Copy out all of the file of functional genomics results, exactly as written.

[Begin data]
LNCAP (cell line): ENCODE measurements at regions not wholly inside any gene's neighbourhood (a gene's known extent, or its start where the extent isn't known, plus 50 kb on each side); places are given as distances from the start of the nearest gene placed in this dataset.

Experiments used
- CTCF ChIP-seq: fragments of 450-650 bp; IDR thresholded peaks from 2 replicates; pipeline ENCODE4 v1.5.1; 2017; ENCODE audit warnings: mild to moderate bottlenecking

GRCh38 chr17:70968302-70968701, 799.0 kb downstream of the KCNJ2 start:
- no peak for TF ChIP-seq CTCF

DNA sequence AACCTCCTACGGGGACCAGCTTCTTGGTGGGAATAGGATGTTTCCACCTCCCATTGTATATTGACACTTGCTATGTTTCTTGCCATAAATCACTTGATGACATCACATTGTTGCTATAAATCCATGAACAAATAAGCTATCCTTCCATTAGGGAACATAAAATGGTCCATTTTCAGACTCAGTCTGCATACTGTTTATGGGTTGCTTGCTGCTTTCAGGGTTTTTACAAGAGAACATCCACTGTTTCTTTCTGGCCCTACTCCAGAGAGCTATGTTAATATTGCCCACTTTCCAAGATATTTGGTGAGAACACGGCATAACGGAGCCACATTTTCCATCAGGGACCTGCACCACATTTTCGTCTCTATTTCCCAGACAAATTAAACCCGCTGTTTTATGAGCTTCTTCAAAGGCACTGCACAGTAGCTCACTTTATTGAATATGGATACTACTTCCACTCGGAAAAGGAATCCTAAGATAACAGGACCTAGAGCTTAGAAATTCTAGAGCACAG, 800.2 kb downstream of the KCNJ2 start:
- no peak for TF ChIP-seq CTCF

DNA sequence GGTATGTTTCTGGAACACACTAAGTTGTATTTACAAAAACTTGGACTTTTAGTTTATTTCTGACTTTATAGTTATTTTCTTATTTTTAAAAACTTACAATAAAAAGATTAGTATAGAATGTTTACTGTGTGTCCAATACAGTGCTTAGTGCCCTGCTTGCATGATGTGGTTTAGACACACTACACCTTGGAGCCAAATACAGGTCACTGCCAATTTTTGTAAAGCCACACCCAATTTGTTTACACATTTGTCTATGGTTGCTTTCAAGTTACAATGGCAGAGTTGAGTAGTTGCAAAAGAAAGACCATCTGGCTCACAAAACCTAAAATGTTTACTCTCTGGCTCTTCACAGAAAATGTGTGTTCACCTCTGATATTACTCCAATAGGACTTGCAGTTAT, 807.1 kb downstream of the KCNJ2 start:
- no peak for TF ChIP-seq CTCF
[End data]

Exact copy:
LNCAP (cell line): ENCODE measurements at regions not wholly inside any gene's neighbourhood (a gene's known extent, or its start where the extent isn't known, plus 50 kb on each side); places are given as distances from the start of the nearest gene placed in this dataset.

Experiments used
- CTCF ChIP-seq: fragments of 450-650 bp; IDR thresholded peaks from 2 replicates; pipeline ENCODE4 v1.5.1; 2017; ENCODE audit warnings: mild to moderate bottlenecking

GRCh38 chr17:70968302-70968701, 799.0 kb downstream of the KCNJ2 start:
- no peak for TF ChIP-seq CTCF

DNA sequence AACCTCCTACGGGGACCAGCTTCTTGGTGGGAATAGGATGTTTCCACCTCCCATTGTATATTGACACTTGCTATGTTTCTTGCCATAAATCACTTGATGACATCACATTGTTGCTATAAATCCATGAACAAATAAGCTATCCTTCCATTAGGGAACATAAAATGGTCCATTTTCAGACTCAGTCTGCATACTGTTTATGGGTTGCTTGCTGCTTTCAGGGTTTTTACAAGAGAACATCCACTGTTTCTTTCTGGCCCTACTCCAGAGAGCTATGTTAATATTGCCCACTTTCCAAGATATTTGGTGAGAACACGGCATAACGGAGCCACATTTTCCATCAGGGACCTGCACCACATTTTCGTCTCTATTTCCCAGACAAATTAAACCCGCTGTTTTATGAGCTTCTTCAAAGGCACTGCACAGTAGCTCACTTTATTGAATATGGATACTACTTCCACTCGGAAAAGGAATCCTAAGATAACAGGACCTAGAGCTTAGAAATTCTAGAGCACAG, 800.2 kb downstream of the KCNJ2 start:
- no peak for TF ChIP-seq CTCF

DNA sequence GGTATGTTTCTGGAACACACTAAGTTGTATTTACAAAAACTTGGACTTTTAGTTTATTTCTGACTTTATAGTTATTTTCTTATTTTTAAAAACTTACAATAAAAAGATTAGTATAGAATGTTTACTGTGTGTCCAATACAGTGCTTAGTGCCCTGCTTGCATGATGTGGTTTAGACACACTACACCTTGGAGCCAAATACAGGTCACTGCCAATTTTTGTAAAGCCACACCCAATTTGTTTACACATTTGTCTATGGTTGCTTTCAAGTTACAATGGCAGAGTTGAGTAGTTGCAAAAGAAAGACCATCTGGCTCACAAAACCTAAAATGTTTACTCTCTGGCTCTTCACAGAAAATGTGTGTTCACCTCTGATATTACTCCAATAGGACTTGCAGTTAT, 807.1 kb downstream of the KCNJ2 start:
- no peak for TF ChIP-seq CTCF